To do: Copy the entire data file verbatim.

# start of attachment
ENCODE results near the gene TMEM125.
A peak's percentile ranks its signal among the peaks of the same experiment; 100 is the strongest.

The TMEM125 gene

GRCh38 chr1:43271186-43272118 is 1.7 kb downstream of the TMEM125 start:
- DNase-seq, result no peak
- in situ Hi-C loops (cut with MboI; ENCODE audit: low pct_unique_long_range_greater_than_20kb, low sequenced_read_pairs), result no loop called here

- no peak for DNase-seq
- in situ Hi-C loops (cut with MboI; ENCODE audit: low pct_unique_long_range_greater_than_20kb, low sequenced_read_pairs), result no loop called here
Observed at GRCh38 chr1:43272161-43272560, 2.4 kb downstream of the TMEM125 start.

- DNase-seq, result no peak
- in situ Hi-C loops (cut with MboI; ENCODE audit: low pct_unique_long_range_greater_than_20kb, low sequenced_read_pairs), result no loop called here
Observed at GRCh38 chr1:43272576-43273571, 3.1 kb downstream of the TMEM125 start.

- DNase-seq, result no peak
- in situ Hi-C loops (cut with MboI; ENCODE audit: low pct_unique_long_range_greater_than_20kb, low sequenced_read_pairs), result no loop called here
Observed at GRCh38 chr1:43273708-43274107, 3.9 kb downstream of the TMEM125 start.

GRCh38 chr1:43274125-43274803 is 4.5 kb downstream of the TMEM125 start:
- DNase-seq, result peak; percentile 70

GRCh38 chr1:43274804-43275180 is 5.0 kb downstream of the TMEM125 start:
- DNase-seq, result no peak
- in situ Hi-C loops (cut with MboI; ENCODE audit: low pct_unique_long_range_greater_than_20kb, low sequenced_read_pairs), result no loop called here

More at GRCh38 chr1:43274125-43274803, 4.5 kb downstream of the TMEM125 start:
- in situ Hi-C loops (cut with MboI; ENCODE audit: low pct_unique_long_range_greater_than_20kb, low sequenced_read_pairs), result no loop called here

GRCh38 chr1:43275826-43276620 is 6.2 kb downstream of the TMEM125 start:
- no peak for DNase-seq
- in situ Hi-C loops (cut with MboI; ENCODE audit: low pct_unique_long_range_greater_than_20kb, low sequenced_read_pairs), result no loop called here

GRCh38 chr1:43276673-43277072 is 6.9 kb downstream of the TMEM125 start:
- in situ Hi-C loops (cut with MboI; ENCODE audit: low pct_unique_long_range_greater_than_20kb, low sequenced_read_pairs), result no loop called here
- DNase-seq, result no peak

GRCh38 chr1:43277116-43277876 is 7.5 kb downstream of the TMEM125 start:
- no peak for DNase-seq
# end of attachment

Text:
ENCODE results near the gene TMEM125.
A peak's percentile ranks its signal among the peaks of the same experiment; 100 is the strongest.

The TMEM125 gene

GRCh38 chr1:43271186-43272118 is 1.7 kb downstream of the TMEM125 start:
- DNase-seq, result no peak
- in situ Hi-C loops (cut with MboI; ENCODE audit: low pct_unique_long_range_greater_than_20kb, low sequenced_read_pairs), result no loop called here

- no peak for DNase-seq
- in situ Hi-C loops (cut with MboI; ENCODE audit: low pct_unique_long_range_greater_than_20kb, low sequenced_read_pairs), result no loop called here
Observed at GRCh38 chr1:43272161-43272560, 2.4 kb downstream of the TMEM125 start.

- DNase-seq, result no peak
- in situ Hi-C loops (cut with MboI; ENCODE audit: low pct_unique_long_range_greater_than_20kb, low sequenced_read_pairs), result no loop called here
Observed at GRCh38 chr1:43272576-43273571, 3.1 kb downstream of the TMEM125 start.

- DNase-seq, result no peak
- in situ Hi-C loops (cut with MboI; ENCODE audit: low pct_unique_long_range_greater_than_20kb, low sequenced_read_pairs), result no loop called here
Observed at GRCh38 chr1:43273708-43274107, 3.9 kb downstream of the TMEM125 start.

GRCh38 chr1:43274125-43274803 is 4.5 kb downstream of the TMEM125 start:
- DNase-seq, result peak; percentile 70

GRCh38 chr1:43274804-43275180 is 5.0 kb downstream of the TMEM125 start:
- DNase-seq, result no peak
- in situ Hi-C loops (cut with MboI; ENCODE audit: low pct_unique_long_range_greater_than_20kb, low sequenced_read_pairs), result no loop called here

More at GRCh38 chr1:43274125-43274803, 4.5 kb downstream of the TMEM125 start:
- in situ Hi-C loops (cut with MboI; ENCODE audit: low pct_unique_long_range_greater_than_20kb, low sequenced_read_pairs), result no loop called here

GRCh38 chr1:43275826-43276620 is 6.2 kb downstream of the TMEM125 start:
- no peak for DNase-seq
- in situ Hi-C loops (cut with MboI; ENCODE audit: low pct_unique_long_range_greater_than_20kb, low sequenced_read_pairs), result no loop called here

GRCh38 chr1:43276673-43277072 is 6.9 kb downstream of the TMEM125 start:
- in situ Hi-C loops (cut with MboI; ENCODE audit: low pct_unique_long_range_greater_than_20kb, low sequenced_read_pairs), result no loop called here
- DNase-seq, result no peak

GRCh38 chr1:43277116-43277876 is 7.5 kb downstream of the TMEM125 start:
- no peak for DNase-seq